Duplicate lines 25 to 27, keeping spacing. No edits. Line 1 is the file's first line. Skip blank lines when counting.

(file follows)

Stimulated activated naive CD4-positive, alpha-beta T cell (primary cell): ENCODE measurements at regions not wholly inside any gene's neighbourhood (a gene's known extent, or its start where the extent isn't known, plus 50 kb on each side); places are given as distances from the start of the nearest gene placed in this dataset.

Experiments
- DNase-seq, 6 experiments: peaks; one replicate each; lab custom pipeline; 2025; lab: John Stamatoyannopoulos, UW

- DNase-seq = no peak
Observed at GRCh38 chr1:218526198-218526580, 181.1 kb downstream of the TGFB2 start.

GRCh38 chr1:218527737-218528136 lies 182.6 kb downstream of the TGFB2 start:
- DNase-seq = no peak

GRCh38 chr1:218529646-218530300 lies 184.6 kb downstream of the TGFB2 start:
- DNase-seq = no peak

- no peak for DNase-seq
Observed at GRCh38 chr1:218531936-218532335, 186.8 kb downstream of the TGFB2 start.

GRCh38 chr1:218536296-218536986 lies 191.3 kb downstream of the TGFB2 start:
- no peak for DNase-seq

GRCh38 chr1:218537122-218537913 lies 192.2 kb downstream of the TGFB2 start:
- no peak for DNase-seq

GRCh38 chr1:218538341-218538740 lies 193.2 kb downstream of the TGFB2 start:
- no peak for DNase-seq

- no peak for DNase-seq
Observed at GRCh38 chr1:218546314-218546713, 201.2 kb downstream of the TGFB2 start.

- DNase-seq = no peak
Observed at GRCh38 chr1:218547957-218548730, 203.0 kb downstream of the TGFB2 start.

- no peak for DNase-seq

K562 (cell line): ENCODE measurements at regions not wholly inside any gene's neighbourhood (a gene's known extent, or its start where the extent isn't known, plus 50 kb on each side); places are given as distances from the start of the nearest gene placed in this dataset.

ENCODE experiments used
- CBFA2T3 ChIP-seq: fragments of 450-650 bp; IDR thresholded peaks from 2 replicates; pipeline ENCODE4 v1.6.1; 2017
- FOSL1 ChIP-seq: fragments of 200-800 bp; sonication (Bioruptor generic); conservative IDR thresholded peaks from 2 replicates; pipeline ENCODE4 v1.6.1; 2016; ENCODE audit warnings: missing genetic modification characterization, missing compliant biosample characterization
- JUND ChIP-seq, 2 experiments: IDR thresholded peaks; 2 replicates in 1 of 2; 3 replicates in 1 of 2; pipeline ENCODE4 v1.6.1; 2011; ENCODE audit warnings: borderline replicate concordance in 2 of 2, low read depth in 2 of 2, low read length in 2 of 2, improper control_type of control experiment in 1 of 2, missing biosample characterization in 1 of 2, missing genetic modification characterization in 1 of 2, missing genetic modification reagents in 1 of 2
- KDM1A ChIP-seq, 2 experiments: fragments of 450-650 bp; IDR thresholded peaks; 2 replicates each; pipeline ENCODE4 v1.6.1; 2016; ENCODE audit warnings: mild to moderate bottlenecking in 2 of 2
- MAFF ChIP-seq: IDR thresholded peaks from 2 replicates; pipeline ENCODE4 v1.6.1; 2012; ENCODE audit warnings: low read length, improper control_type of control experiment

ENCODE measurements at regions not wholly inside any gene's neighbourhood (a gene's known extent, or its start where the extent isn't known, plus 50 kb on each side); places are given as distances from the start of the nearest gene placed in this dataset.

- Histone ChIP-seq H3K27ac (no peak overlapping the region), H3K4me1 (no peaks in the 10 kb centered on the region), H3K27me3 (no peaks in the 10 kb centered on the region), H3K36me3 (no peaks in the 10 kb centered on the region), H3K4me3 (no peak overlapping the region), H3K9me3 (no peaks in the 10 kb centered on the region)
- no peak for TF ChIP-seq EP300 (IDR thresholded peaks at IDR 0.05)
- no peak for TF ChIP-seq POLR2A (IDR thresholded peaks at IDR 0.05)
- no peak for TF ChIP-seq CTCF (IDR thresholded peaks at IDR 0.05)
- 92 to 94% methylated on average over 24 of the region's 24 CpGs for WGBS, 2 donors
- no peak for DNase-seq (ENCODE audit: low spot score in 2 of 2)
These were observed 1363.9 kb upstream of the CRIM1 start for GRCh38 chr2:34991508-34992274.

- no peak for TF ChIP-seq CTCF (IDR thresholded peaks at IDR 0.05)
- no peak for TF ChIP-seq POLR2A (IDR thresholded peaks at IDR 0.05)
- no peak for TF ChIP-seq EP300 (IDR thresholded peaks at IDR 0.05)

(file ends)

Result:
- CBFA2T3 ChIP-seq: fragments of 450-650 bp; IDR thresholded peaks from 2 replicates; pipeline ENCODE4 v1.6.1; 2017
- FOSL1 ChIP-seq: fragments of 200-800 bp; sonication (Bioruptor generic); conservative IDR thresholded peaks from 2 replicates; pipeline ENCODE4 v1.6.1; 2016; ENCODE audit warnings: missing genetic modification characterization, missing compliant biosample characterization
- JUND ChIP-seq, 2 experiments: IDR thresholded peaks; 2 replicates in 1 of 2; 3 replicates in 1 of 2; pipeline ENCODE4 v1.6.1; 2011; ENCODE audit warnings: borderline replicate concordance in 2 of 2, low read depth in 2 of 2, low read length in 2 of 2, improper control_type of control experiment in 1 of 2, missing biosample characterization in 1 of 2, missing genetic modification characterization in 1 of 2, missing genetic modification reagents in 1 of 2